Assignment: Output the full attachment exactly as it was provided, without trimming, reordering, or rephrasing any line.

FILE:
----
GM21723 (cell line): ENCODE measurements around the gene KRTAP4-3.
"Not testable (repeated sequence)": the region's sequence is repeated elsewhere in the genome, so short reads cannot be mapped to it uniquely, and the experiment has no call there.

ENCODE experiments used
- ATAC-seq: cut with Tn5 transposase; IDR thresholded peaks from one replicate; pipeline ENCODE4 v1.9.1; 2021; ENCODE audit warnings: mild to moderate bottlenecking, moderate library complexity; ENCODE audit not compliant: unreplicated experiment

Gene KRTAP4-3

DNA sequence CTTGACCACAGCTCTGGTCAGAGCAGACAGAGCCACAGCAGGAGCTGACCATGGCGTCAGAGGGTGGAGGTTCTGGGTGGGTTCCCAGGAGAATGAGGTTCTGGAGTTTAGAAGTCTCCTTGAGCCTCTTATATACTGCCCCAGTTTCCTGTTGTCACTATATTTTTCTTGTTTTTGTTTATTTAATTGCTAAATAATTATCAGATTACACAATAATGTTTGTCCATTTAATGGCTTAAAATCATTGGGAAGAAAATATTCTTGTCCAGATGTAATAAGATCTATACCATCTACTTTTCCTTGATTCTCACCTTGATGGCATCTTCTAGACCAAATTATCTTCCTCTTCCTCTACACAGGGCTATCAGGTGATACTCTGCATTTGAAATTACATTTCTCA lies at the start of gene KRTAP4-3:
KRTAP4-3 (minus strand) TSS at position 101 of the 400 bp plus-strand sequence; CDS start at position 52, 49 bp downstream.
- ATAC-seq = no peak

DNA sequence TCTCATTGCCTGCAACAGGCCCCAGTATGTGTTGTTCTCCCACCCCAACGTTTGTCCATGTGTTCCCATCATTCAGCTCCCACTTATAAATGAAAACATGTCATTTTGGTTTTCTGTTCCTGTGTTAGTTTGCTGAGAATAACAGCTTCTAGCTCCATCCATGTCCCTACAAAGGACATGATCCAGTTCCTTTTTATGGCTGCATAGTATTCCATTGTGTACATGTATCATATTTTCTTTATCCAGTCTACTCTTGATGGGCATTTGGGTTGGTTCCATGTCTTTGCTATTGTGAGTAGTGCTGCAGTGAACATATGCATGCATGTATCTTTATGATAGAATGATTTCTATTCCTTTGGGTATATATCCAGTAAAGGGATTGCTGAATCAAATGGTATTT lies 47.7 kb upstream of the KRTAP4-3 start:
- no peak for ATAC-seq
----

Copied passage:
GM21723 (cell line): ENCODE measurements around the gene KRTAP4-3.
"Not testable (repeated sequence)": the region's sequence is repeated elsewhere in the genome, so short reads cannot be mapped to it uniquely, and the experiment has no call there.

ENCODE experiments used
- ATAC-seq: cut with Tn5 transposase; IDR thresholded peaks from one replicate; pipeline ENCODE4 v1.9.1; 2021; ENCODE audit warnings: mild to moderate bottlenecking, moderate library complexity; ENCODE audit not compliant: unreplicated experiment

Gene KRTAP4-3

DNA sequence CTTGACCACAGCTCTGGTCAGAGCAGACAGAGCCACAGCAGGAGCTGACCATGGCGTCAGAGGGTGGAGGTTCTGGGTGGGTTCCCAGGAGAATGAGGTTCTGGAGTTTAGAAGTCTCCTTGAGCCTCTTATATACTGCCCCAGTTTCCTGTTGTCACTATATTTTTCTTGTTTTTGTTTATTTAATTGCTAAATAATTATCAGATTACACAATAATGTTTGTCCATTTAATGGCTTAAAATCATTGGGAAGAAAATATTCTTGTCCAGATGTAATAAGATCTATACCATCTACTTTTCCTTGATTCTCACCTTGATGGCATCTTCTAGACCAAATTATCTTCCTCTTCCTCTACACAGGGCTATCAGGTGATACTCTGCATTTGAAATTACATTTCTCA lies at the start of gene KRTAP4-3:
KRTAP4-3 (minus strand) TSS at position 101 of the 400 bp plus-strand sequence; CDS start at position 52, 49 bp downstream.
- ATAC-seq = no peak

DNA sequence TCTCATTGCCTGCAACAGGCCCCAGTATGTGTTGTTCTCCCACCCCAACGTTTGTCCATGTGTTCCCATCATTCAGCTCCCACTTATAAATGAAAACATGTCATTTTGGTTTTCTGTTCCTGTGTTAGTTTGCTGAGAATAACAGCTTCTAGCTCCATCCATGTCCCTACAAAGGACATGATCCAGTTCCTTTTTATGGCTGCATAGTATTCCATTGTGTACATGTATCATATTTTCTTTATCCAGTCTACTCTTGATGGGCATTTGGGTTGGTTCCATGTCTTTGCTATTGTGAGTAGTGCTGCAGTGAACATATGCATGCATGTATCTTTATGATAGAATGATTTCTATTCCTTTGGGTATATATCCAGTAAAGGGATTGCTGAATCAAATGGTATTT lies 47.7 kb upstream of the KRTAP4-3 start:
- no peak for ATAC-seq